You guys, there has been SO much snow in California. I know, you may be asking yourself, “But Spencer, is there really real snow? Isn’t it 80 degrees this week in Los Angeles?” Yes, there is snow, as in fresh powder. So much so that some of California ski resorts surpassed their total snowfalls from last year before 2016 even started. Winter isn’t coming, it’s already come. Thank you El Niño.
It’s no secret that Lake Tahoe is one of my favorite places to visit in America. And that’s saying a lot since any destination that doesn’t border an ocean has an uphill battle when appealing to me (though Lake Tahoe does have beaches). But my recent trip to Lake Tahoe was my favorite, largely in part because there was so much fresh snow. Just how much? Well I arrived at the tail-end of a snowstorm that dumped several feet of snow, and left during the middle of a storm dumping an additional foot.
I’ve been lucky enough to visit Lake Tahoe the last couple years during the few snowfalls they’ve received. Actually, every time I’ve visited Lake Tahoe in the winter it has snowed (true story). However, on this trip, I found a different sentiment among both locals and travelers. It’d be an understatement to say that morale is high in Lake Tahoe after many ski resorts opened weeks early this season because of November snowfalls, followed by several snowstorms that brought snowfall totals that equaled or exceeded last year’s totals. It’s almost like the inverse of typical seasonal affective disorder.
In South Lake Tahoe, Heavenly surpassed last year’s snowfall totals by the first of the year. Meanwhile, on the north side of Lake Tahoe, ski resorts, such as Northstar, reached their average winter snowfall totals weeks ago. The last couple years when I’d visit Lake Tahoe in winter, I’d get questioned about if there was any snow in Lake Tahoe. This year, however, I don’t think there’s any question. And with El Niño typically peaking in California later in winter, this trend could continue. (Read more in my Travel + Leisure story about how El Niño has affected Lake Tahoe.)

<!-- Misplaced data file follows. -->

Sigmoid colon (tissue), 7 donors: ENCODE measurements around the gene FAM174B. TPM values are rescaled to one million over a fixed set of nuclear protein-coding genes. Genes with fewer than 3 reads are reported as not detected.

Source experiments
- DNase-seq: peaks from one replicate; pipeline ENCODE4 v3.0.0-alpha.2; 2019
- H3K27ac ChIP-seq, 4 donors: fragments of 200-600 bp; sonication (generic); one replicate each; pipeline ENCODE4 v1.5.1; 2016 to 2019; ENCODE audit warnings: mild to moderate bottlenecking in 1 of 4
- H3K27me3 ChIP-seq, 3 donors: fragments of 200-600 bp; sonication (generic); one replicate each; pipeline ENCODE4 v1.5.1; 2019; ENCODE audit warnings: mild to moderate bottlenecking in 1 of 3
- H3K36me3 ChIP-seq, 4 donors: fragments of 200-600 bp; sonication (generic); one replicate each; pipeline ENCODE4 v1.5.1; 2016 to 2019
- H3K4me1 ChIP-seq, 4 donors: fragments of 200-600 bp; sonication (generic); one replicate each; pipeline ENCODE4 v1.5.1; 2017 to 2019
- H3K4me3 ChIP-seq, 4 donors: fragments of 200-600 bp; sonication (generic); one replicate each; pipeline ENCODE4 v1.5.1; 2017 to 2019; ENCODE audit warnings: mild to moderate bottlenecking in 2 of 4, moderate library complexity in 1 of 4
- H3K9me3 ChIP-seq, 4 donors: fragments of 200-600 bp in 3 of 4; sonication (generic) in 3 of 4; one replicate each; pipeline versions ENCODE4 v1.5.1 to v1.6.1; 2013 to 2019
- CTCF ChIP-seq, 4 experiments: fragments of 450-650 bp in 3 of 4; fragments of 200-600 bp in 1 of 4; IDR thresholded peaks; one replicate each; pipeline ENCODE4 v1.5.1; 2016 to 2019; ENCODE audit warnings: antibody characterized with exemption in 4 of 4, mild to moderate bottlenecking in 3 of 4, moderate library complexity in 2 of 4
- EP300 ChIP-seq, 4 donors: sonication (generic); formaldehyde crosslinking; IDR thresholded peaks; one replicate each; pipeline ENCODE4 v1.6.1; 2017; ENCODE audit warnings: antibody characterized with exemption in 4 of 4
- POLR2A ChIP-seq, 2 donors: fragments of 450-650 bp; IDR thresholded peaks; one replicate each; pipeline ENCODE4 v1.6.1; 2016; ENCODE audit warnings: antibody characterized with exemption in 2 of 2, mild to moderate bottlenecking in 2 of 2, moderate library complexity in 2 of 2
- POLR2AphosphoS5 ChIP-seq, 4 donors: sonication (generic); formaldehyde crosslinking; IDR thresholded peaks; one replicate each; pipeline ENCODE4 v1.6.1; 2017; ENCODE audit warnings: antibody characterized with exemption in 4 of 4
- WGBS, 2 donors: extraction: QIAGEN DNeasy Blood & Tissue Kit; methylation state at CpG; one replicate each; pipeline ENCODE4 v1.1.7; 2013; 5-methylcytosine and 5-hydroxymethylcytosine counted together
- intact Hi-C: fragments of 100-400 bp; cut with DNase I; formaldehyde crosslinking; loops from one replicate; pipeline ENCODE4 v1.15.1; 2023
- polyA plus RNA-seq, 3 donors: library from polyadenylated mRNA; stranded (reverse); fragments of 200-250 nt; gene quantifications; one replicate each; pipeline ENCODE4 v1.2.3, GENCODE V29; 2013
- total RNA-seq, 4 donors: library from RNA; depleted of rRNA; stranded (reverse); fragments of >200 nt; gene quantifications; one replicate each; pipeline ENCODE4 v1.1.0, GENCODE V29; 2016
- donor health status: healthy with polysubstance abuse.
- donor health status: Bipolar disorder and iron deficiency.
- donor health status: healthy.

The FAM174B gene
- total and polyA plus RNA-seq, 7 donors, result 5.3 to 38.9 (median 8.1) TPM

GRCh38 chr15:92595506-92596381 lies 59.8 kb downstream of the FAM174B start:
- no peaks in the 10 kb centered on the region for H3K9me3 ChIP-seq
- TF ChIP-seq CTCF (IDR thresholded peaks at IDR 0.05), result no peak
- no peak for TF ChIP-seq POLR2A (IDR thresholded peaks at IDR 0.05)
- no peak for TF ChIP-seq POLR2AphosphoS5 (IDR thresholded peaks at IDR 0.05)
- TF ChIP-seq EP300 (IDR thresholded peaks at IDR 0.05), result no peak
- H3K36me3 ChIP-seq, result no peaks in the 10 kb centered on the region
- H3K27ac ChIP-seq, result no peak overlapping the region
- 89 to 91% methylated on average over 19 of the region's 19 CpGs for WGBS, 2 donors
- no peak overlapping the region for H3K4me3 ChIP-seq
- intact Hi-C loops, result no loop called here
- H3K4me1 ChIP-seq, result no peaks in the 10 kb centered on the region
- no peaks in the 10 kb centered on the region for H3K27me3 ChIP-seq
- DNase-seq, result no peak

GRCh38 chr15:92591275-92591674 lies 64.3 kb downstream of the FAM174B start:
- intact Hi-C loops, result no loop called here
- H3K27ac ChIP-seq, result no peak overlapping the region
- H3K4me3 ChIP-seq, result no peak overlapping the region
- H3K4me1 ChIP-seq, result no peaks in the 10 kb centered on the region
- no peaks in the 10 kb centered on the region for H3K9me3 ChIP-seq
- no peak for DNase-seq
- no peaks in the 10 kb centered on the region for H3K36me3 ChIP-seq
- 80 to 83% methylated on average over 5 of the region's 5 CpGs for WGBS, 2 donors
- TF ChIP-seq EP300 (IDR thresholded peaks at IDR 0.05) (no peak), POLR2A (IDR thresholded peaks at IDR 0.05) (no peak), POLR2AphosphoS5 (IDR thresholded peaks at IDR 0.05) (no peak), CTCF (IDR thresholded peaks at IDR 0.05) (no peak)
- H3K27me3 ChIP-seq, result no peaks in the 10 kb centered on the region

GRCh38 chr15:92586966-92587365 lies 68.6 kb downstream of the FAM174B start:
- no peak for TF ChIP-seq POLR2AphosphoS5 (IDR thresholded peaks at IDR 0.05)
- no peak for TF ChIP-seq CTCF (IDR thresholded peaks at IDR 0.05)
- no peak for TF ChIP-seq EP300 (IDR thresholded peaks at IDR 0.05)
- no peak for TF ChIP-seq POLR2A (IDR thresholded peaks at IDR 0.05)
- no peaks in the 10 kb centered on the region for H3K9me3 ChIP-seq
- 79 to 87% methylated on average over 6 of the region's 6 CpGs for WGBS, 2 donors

You hear and see that high morale and sentiment from locals who call Lake Tahoe home. Even Winter Olympic gold medalist Hannah Teter remarked, “Lake Tahoe is finally getting back to normal, and back to the reason why I moved here 10 years ago.”
And that trend continues throughout California ski resorts. When I was at Mammoth Mountain in mid-January, it had surpassed its snowfall totals of all of last year by a foot! And it was evident. My days on Mammoth Mountain were some of my favorite days snowboarding to date. And I even rode my first black diamond, in part because I knew falling on that much fresh powder would feel so much better then anything I had fallen on the last couple winters (I didn’t fall).
Southern California ski resorts, also, has enjoyed the rewards of El Niño. Local ski resorts, like Bear Mountain, were enjoying their best winter in a decade (at least before the warmer, drier climate of the last couple weeks). I experienced this first-hand a couple weeks ago, when a weekday of snowboarding Bear Mountain had the vibes and crowds of a weekend. Even Mt. Waterman, located just northeast of Pasadena, has opened this year for the first time in several years (though currently waiting for more snow before reopening).
However, February has been unusually dry throughout California, with record-breaking temperatures across parts of the state in recent weeks. But that’s not unusual for an El Niño year. Past El Niño years have seen three or four weeks of consecutive dry days. Not to mention that it’s currently snowing atop Mammoth Mountain and many ski resorts around Lake Tahoe. In your face February.
Meanwhile, below are a few of my photos from across California’s ski resorts this winter.